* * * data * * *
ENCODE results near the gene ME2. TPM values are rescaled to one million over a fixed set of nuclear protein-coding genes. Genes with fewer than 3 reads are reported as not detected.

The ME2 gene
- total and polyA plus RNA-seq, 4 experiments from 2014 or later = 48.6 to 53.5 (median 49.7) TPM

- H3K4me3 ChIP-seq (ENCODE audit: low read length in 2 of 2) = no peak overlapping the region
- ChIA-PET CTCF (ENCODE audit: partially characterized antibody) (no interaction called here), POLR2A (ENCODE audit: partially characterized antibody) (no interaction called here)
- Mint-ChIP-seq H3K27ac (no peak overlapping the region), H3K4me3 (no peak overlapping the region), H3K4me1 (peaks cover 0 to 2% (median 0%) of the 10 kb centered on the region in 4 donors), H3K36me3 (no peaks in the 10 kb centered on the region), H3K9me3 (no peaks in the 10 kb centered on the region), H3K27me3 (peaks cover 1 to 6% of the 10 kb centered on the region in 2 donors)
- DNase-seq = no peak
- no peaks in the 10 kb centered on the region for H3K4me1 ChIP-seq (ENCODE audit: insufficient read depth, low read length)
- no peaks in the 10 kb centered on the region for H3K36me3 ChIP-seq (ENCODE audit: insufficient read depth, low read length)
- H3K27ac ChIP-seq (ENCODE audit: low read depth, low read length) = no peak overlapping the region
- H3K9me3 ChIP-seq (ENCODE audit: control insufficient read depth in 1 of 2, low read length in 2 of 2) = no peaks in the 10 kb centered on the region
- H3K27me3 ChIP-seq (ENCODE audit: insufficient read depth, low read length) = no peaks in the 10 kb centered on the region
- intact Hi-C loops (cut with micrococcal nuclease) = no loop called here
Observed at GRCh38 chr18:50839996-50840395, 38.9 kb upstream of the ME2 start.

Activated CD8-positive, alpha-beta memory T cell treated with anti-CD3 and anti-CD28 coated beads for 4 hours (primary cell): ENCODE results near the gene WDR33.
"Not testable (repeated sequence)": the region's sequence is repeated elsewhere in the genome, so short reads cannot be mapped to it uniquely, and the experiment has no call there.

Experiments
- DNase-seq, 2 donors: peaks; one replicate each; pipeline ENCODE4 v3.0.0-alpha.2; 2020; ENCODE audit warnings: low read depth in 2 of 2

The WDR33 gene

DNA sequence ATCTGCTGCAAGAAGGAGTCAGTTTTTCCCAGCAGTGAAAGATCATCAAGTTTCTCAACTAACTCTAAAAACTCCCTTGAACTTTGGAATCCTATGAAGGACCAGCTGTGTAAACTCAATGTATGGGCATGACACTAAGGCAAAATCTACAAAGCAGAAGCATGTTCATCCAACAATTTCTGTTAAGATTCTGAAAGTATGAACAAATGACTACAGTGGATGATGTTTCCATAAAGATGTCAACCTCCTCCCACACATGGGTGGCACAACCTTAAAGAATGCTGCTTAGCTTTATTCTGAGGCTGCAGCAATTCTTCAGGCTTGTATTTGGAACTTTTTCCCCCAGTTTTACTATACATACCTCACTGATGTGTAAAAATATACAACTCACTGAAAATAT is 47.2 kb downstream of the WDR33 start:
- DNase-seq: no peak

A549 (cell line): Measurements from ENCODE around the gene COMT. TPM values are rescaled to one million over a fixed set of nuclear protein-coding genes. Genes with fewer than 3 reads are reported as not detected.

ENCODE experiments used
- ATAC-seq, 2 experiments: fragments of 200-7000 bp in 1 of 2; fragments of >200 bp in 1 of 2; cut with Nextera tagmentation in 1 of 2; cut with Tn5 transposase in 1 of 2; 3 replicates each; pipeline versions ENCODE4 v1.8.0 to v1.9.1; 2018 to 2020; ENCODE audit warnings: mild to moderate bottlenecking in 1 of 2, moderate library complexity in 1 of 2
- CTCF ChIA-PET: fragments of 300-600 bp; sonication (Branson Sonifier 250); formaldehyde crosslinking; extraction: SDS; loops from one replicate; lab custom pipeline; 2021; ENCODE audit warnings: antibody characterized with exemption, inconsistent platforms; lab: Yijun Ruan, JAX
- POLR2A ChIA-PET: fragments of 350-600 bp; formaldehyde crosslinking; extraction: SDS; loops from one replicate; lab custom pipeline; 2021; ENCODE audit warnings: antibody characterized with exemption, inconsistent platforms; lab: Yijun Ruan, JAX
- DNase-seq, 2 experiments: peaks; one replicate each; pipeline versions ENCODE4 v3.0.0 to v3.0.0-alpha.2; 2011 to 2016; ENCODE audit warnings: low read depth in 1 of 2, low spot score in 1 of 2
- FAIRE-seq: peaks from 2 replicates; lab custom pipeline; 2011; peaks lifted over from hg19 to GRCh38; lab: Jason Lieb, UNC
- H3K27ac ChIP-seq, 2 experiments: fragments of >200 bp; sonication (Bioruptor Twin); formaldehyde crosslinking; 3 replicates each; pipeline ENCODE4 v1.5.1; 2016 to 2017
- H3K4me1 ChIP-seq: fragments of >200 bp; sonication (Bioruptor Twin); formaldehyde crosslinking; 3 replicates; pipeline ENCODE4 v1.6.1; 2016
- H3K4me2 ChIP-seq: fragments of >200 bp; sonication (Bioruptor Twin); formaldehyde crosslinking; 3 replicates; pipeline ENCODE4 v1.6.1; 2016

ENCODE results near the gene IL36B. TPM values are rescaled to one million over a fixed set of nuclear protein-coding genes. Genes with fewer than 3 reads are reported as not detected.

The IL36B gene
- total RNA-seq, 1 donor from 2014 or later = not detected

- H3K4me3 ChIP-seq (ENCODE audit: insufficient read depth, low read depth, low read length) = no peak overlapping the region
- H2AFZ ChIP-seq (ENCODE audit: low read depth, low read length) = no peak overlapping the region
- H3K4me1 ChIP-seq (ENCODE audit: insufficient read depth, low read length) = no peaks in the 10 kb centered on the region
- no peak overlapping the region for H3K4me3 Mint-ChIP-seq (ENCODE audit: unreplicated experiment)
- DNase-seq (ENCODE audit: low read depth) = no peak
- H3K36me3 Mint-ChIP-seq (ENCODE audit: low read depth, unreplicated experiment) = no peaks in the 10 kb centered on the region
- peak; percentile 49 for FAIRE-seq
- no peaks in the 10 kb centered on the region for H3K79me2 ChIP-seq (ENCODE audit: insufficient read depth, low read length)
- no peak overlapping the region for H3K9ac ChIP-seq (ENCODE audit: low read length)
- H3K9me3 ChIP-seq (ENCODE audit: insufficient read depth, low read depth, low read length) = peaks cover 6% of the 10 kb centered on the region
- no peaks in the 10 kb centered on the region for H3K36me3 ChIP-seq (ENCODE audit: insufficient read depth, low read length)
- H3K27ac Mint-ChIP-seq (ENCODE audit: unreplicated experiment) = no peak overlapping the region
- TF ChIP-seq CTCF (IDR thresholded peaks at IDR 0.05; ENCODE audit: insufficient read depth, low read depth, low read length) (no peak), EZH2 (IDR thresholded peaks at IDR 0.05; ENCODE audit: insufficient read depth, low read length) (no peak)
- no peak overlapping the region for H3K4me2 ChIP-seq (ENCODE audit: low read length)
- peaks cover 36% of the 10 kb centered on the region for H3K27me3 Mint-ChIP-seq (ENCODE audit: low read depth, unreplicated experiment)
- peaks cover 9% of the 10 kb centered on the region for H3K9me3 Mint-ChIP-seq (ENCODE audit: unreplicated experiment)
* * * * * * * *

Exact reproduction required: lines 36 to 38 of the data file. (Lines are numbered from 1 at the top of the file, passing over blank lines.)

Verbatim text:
- H2AFZ ChIP-seq (ENCODE audit: low read depth, low read length) = no peak overlapping the region
- H3K4me1 ChIP-seq (ENCODE audit: insufficient read depth, low read length) = no peaks in the 10 kb centered on the region
- no peak overlapping the region for H3K4me3 Mint-ChIP-seq (ENCODE audit: unreplicated experiment)